Joke of the week

Why did the greengrocer sell both green and purple cabbage? Because two heads are better than one.

Read all the jokes.

As a bonus, here is the latest joke of the month from the Nillumbik U3A newsletter:

A bus driver was driving a whole tour bus of elderly men and women down a highway. As he was driving, one of the little old ladies tapped him on the shoulder to offer him a handful of peanuts that he gratefully accepted.

15 minutes passed and she comes back with another handful of peanuts. This happens about five more times. The bus driver finally decides to ask her, “Why don’t you eat the peanuts yourself?

She replied “We have no teeth so we aren’t able to chew them.

Confused, he asks, “If you can’t chew them, why do you buy them?

She replied “We get them just for the chocolate around them. We love it!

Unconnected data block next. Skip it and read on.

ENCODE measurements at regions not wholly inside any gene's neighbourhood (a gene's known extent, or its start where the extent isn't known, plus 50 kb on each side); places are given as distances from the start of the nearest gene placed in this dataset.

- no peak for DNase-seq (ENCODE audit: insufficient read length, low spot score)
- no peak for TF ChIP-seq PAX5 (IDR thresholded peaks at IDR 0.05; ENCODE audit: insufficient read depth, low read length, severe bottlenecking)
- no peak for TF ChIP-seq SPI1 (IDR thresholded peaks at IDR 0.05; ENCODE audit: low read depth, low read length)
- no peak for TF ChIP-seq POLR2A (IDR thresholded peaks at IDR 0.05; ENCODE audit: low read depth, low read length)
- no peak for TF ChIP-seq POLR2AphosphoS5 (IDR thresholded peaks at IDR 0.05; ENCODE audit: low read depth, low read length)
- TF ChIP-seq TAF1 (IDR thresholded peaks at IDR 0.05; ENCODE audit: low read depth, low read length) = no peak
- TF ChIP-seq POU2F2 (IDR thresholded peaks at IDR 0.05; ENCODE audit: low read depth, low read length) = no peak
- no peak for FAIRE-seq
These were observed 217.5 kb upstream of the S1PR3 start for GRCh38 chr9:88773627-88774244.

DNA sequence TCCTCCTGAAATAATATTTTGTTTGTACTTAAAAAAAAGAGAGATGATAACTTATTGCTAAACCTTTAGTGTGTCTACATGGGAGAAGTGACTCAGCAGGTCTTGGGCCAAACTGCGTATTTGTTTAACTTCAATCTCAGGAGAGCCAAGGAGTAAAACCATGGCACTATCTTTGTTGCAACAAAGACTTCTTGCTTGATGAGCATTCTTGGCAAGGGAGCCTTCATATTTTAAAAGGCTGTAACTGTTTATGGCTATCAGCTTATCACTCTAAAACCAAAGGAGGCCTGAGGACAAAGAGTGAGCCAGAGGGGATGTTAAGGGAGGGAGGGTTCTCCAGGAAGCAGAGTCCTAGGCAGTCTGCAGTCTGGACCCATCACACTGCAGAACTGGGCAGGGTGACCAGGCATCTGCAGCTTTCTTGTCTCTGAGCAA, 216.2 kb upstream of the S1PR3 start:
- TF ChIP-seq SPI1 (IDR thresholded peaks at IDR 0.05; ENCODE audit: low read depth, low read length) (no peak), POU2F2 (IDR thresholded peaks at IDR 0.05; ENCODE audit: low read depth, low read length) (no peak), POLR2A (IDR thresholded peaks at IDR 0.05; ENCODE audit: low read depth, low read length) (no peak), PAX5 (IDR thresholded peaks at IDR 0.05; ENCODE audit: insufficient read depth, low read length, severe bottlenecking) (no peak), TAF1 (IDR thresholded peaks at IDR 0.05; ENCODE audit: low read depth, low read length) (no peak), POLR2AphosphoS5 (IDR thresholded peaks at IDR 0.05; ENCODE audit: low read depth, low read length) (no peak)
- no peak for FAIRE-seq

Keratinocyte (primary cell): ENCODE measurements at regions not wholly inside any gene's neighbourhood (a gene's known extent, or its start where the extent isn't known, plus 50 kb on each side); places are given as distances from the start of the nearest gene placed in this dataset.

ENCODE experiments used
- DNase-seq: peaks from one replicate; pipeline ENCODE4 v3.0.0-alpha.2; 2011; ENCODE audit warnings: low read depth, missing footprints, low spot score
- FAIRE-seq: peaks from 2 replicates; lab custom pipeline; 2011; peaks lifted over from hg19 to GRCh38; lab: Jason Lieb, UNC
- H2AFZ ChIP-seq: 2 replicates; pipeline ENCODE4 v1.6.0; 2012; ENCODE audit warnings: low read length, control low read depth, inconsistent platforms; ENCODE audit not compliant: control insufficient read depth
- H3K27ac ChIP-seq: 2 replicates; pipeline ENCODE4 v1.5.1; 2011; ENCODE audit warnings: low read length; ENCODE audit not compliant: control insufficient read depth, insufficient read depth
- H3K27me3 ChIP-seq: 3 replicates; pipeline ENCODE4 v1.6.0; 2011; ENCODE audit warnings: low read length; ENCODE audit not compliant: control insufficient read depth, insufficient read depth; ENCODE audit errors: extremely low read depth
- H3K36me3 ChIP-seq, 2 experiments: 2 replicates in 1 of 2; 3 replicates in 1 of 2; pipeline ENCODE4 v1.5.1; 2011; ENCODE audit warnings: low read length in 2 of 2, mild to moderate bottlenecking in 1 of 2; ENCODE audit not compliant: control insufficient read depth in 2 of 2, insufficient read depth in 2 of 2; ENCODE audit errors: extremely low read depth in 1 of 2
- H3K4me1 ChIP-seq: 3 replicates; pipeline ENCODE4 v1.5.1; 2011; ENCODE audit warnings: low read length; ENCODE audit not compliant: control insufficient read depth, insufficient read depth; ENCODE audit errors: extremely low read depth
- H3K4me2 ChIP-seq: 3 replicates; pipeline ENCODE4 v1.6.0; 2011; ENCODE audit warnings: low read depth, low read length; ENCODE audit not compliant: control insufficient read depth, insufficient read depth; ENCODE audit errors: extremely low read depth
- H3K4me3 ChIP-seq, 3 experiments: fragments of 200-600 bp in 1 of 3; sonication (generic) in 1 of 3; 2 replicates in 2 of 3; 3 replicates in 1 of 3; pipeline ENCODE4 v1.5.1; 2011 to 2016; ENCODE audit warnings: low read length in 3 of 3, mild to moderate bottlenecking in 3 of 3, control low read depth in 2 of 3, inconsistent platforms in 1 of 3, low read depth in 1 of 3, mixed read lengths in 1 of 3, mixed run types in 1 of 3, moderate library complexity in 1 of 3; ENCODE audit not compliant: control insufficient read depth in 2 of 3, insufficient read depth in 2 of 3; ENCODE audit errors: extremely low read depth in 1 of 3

New events

Propagation workshop

What: Rachel Bishop, from Beales Road Farm, will show you how to propagate from seed.
When: Thursday, 15th November, 6.30-8pm.
Where: Edendale.
Cost: $5.
Bookings: EventBrite.
Further information: LFC calendar entry.

Convivial Kitchen: beeswax wrap making workshop

What: Why not cut down on wrapping and switch to beeswax wraps instead? They are great as lids, to wrap cheese, keep avocado fresh, and wrap up your bread. This workshop will teach you how to make them, and you will take five home with you. Please bring some washed ironed cotton to use (a larger piece to cut into smaller pieces, or a number of different sized smaller pieces) and they will provide the rest of the ingredients.
When: Sunday, 18th November, 2-4pm.
Where: Preston.
Cost: $20.
Bookings: EventBrite.
Further information: LFC calendar entry.

Build your own take home garden box (4 sessions)